Success in the era of personalisation requires planning and placing the needs of the customer experience at the core of business strategies.
The pandemic has driven businesses to focus on improving the customer journey by leveraging digital experience platforms. With this shift towards online platforms, personalisation has become a factor in delivering experiences that speak to the customers themselves. Modern companies are now realising that marketing tactics that interrupt the customer experience do not help the brand. Instead, they need to understand and uncover what the people are interested in to be able to deliver their message effectively.
Personalisation plays a key role in this process. Rather than delivering impersonal, one-size-fits-all experiences, it enables businesses to tailor experiences for highly specific audiences. According to KPMG’s Customer Experience Excellence (CEE) 2020 Survey, it is the top driver for brand loyalty among Singaporean consumers. Brands identified as customer experience leaders such as American Express, Singapore Airlines and Apple Store ranked high in the personalisation category.
However, implementing such initiatives is not easy. As technology advances, the complexity of personalisation also increases. On top of that, innovation leaders have set the bar high for the rest of the market, which makes such initiatives a daunting task for some enterprises.
With this environment, organisations can approach personalisation by understanding some of the pitfalls associated with the process. By addressing the challenges that marketing and IT teams face, businesses can deliver a better customer experience.
1. Dealing with Disparate Data
Every successful personalisation effort revolves around data and context. Having an abundance of quality data is essential for personalising experiences and connecting with customers on a deeper level.
However, due to both the rise of new data privacy regulations as well as the growing complexity of the customer journey, collecting data is becoming increasingly difficult. According to Gartner, the personal data of 65 percent of the world’s population will be covered by modern privacy regulations by the year 2023. The impact of these regulations is that data will be spread across different databases and systems. Integrating disparate data sources to create a clear and holistic view of the customer for detailed personalisation will be challenging.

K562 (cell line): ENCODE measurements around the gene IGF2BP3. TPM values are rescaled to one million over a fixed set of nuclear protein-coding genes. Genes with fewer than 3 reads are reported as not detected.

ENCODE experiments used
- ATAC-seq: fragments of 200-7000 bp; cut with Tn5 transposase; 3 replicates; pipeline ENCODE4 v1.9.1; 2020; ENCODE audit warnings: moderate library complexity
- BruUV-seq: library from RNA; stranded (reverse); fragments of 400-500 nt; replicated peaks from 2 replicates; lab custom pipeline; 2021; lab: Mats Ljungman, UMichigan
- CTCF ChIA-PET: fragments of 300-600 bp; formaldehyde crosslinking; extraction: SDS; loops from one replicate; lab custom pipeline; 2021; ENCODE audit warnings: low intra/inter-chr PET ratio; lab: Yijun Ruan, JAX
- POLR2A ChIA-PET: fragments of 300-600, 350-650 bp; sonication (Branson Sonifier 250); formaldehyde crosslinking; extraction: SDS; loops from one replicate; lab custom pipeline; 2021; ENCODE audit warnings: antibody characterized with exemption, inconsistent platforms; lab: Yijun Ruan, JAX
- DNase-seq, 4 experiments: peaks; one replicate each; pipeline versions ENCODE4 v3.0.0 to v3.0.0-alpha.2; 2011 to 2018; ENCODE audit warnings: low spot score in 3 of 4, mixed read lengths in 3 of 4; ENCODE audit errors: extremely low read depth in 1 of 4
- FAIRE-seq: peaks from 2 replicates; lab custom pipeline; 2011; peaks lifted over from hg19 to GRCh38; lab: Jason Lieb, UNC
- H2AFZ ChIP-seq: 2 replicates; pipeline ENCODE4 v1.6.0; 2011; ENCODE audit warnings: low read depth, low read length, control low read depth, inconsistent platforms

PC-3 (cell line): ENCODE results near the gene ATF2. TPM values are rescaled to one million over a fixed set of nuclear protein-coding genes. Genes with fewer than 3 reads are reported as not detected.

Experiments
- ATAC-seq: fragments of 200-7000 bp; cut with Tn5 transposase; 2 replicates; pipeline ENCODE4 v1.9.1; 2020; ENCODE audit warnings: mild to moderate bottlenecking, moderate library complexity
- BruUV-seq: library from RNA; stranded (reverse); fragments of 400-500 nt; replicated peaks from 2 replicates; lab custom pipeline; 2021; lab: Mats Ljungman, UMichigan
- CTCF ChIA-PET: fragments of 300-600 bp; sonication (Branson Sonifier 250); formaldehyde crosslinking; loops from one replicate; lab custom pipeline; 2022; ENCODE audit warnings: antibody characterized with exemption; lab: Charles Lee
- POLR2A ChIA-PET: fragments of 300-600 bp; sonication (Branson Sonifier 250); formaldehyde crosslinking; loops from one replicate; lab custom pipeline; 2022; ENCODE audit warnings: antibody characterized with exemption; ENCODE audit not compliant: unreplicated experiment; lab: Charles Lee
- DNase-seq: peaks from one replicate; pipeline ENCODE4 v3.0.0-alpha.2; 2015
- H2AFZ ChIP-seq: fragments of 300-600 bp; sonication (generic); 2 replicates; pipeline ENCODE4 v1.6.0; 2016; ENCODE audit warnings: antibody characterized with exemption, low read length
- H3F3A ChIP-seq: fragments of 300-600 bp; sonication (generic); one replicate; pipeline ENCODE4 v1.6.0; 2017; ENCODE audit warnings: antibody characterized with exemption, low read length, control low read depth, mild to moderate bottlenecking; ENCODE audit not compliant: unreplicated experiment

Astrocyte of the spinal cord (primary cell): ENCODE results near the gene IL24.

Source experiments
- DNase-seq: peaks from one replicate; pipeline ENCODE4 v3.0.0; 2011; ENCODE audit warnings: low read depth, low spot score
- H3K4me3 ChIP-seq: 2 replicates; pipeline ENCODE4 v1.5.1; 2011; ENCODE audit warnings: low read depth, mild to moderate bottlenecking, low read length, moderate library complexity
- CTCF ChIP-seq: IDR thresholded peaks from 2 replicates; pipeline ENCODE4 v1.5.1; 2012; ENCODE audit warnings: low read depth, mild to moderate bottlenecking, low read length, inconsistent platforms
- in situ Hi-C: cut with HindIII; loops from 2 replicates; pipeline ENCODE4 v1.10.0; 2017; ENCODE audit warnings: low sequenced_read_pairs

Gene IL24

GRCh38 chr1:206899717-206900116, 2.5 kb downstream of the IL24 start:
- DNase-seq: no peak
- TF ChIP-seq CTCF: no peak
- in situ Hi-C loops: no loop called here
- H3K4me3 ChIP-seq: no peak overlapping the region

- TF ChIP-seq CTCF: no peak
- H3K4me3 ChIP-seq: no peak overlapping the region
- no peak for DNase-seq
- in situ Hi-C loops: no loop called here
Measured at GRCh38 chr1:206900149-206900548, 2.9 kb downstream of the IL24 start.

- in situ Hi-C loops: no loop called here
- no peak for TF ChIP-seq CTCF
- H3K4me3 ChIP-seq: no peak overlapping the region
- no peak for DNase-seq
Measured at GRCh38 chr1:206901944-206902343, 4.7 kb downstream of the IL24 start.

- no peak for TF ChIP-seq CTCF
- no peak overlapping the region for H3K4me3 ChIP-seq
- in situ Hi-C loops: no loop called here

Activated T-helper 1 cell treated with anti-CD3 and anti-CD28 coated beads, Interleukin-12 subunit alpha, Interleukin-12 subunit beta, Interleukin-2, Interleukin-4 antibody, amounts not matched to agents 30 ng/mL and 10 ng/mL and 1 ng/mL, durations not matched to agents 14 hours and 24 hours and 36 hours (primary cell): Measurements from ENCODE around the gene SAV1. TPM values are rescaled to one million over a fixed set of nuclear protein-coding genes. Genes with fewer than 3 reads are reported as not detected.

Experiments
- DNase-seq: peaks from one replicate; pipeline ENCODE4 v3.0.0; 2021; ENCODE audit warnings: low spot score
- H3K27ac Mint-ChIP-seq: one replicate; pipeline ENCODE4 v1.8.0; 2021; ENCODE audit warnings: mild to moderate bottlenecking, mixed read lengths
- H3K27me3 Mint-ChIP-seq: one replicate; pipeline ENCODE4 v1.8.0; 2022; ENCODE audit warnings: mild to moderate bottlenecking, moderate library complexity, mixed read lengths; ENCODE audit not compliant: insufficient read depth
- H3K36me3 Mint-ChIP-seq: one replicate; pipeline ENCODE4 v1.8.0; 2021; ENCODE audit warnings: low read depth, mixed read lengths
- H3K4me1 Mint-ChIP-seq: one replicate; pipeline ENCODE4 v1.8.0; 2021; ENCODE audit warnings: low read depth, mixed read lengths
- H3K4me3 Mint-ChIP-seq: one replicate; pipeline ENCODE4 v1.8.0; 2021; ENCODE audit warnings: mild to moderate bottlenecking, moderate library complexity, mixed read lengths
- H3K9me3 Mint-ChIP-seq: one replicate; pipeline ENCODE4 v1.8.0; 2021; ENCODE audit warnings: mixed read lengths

To get the most out of their data and better understand customers, organisations should prioritise the seamless integration and sharing of data within a set of standards across diverse systems. As a first step, an audit should be initiated to analyse what data is collected and where they are stored. They can then implement a data governance strategy to ensure that the information gathered is accurate, uniform and consistent and properly stored.
2. Disjointed Technology Stacks
Technology powers successful personalisation efforts, but getting all solutions to work in unison is not easy. With uncoordinated technology and systems, setting frictionless omnichannel interactions with highly tailored content, seamlessly delivered to the right person at the right moment can be a challenge.
When designing the organisation’s technology stack, it is important for IT teams to identify which systems are fundamental for delivering personalised experiences and consider how these can be integrated easily into the process.
While having the right tools in place is a significant first step, it is also critical to ensure that the systems work together. In many scenarios, having various solutions providers and being tied up with vendors is unavoidable. With awareness, however, IT teams can design dynamic systems that are flexible and can keep up with evolving business needs.
3. Scalability Barriers
With the immense pressure to meet today’s customer demands, a business can find it difficult to look at the horizon with a clear vision. Many businesses have invested in technologies to grow the business, but they can be a huge barrier to effective personalisation, both from a marketing and IT perspective.
As companies shift their focus on digital marketing, the technology requirements are also increasing. For example, a website with low traffic can suddenly receive a hundred thousand visitors, turning one target demographic into a worldwide business. Without a scalable technology and process to match the growing business need, the results will suffer—and in fact, this is one of the big reasons why so few organisations get personalisation right.
To address this problem, companies should be planning for the long term and leveraging solutions that provide freedom and flexibility for the users. Costs can pile up between the purchase, maintenance and integration of these solutions, which is why having “too much” technology can be a challenge. Thus, every technology introduced into the system should be customisable and have the capabilities to support future business needs.
Success in the era of personalisation requires planning and placing the needs of the customer at the core of business strategies. By consolidating data and creating a technology stack that provides all the necessary tools for delivering better customer experiences, organisations are empowered to execute their personalisation efforts with ease.